Hillary Clinton’s Campaign and the Issue of Gender

Today on Big Think, I posted a blog entitled “Hillary Clinton and the ‘Women’s Point of View’ Conundrum.”  As Clinton launches her campaign for the U.S. presidency, she faces a number of challenges related to being a woman.  One of those challenges has a lot to do with how human beings think, particularly about women.  While men are rarely expected to speak for most or all men, women who reach high-level, visible positions in male dominated fields are often expected to represent the “women’s point of view” on issues for which even believing there could be one is ludicrous.  Clinton will confront this issue.  The press will remind us constantly of her gender, even when it is irrelevant to the issue at hand.  Highly effective and successful women I’ve known and interviewed have learned how to feel confident about being women, while also helping people get to know them as individuals.

This is one of the major challenges facing Clinton.  She’ll need to assist those who usually think in terms of categories (that’s most us) to get beyond that tendency– to come to know her as a woman and also as an extraordinarily capable and experienced leader.  While many women don’t think they should have to do this work, that people should not notice their gender first, knowing it’s a human tendency to rely on categories makes the task easier to accept.  To the extent that Clinton and her campaign clearly define for people when gender is relevant and when it is not, without defensiveness, her chances of becoming the first female President of the United States will be greatly enhanced.

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Hillary Clinton and the Gender Challenge

We are already getting glimpses in the media of how big a role gender will play in Hillary Clinton’s presidential campaign. We are on the doorstep of history again. The battle will be intense. There is no doubt about that. Clinton has come closer than any woman in history to the U.S. presidency.

How she handles the gender challenges inherent in running for president will partially dictate whether she wins.  In that sense, skillful communication and persuasion are critical.  She can’t talk too much about being a woman or too little without hurting her campaign.  Accentuating her gender has its risks.  She may have learned from the last campaign, however, that downplaying a good part of who you are inhibits spontaneity and thereby authenticity. People don’t think they know you. Distrust results.  This time she is likely to be more comfortable with her gender and better able to expertly manage how it’s expressed.

There is no way to escape gender.  Most of us cannot ignore it as a category.  It influences our expectations.  We have never seen a female U.S. president, so imagining how gender might influence one is difficult.  Realizing that it influences how we perceive candidates, what we expect from them, how we expect them to communicate and how we vote is also difficult.  Yet, few of us escape categories our minds have been taught to apply.

Clinton will need to help voters get past categories that keep them from seeing who she really is and what she would bring to the presidency.  The “thin pink line” is how I described the challenge in They Don’t Get It, Do They?  It refers to the sense women have that expectations for them are entwined with their gender.  If they are assertive, they risk labels like “ice queen.”  They’re frequently faced with the Catch-22 that acting like a woman makes them appear less qualified to lead.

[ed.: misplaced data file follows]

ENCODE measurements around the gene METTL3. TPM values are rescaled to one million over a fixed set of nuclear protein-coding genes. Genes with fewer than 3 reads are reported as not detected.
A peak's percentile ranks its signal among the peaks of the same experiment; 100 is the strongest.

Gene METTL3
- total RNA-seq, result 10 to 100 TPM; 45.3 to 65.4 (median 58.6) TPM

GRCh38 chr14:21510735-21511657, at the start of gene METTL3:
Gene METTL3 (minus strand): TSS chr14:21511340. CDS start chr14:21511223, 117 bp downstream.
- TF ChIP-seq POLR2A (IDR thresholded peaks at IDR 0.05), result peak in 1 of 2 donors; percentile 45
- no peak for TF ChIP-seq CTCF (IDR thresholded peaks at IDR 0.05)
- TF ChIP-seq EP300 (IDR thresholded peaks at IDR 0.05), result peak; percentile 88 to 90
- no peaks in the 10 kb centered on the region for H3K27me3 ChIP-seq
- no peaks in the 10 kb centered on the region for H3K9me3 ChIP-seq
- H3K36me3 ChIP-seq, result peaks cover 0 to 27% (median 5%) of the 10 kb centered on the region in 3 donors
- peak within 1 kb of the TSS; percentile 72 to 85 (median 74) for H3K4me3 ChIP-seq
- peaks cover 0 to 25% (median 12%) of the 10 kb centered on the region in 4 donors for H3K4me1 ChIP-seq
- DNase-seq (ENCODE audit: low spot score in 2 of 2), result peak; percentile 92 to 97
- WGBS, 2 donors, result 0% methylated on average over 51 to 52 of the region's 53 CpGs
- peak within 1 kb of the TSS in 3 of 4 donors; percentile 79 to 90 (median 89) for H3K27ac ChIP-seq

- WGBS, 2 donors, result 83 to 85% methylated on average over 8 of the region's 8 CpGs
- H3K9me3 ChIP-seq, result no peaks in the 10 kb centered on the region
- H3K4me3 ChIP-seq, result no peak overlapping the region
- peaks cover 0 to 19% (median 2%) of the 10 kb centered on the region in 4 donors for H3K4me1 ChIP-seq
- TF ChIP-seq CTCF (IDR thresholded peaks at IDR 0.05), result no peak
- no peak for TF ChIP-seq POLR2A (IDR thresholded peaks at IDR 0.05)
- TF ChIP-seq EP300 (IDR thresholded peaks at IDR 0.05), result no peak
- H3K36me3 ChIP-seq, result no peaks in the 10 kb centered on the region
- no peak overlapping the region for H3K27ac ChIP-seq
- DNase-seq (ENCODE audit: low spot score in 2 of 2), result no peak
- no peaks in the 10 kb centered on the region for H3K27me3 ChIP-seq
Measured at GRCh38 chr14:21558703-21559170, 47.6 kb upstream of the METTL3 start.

There continue to be major challenges faced by women who seek to obtain leadership roles in government and business.  While bias is part of the equation, a lack of familiarity with women at these levels and a widely shared habit of thinking of strong leaders as men enter into it as well.

Also, how a female leader should communicate trips us up.  It’s relatively unfamiliar ground, especially in politics.  Clinton is not only running for president, she is essentially forging important communication latitude groundwork for future female leaders.  She’ll be helping a country and the world learn what a leader, who happens to be a women, sounds like.  We’ll learn how she leads.  This doesn’t mean that women taking on such roles in the future will necessarily act and speak like her, but rather that Clinton will, as a candidate for the presidency and certainly if she wins, make female leadership somewhat more familiar.  She will widen the thin pink line, even more than she did as senator and secretary of state.

Whether you support her candidacy or not, a female candidate with a strong chance to win the presidency shifts the way many of us think.  It helps to interrupt antiquated habits of thought regarding gender that have lasted far past their applicability.  Many people will cling to those habits.  Hopefully her candidacy will make retaining their intractable mindsets more difficult.

(Updated April 13, 2015)


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What’s Easier for You: Giving Credit or Criticism?

“Giving Credit Even When It Isn’t Due” is the title of the blog I posted today on Big Think.  It’s a reminder that giving credit to others for effort, good intentions and accomplishments on the way to a goal not only makes them feel better about you, it motivates them as well.  Few people are motivated for long by fear of punishment or humiliation.  They resist or retaliate, when they don’t just give up.

For those of us more inclined to criticize than to give credit, the reason is likely habit.  As I’ve written about in my books and on this site, we are creatures of habit in our communication.  We get stuck in ruts.  One of them for you or people in your life may be finding fault more readily than seeing promise.

As the blog at Big Think explains, there are ways to give credit that enhance persuasion. In other words, giving credit can be considered a persuasion strategy.  I remember my father used to nudge me to achieve goals.  Rather than express annoyance or anger, he mentioned that what I’d already achieved meant the next step was in reach.  It worked. Indeed, many of those next steps weren’t too far.  What made them especially achievable, however, was his belief in me — his recognition of past successes, even small ones, as indications of future potential.

That’s what motivates many of us.  Who doesn’t like to hear that what they’ve already accomplished is an indication of how much more is within their grasp?  So, next time you’re about to criticize someone, consider whether a little credit for what he or she has done is in order.  It may work wonders and get you out of a rut too.


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More on Disagreeing Without Being Disagreeable

I posted today on Big Think about a process from my book, It’s All Politics (PURRR) that can help avoid reacting rather than responding, especially at work.  Often many of us say what we don’t mean, speak before we think, and slip into patterns that diminish the likelihood of work being done well.  Such events raise tension at work and home.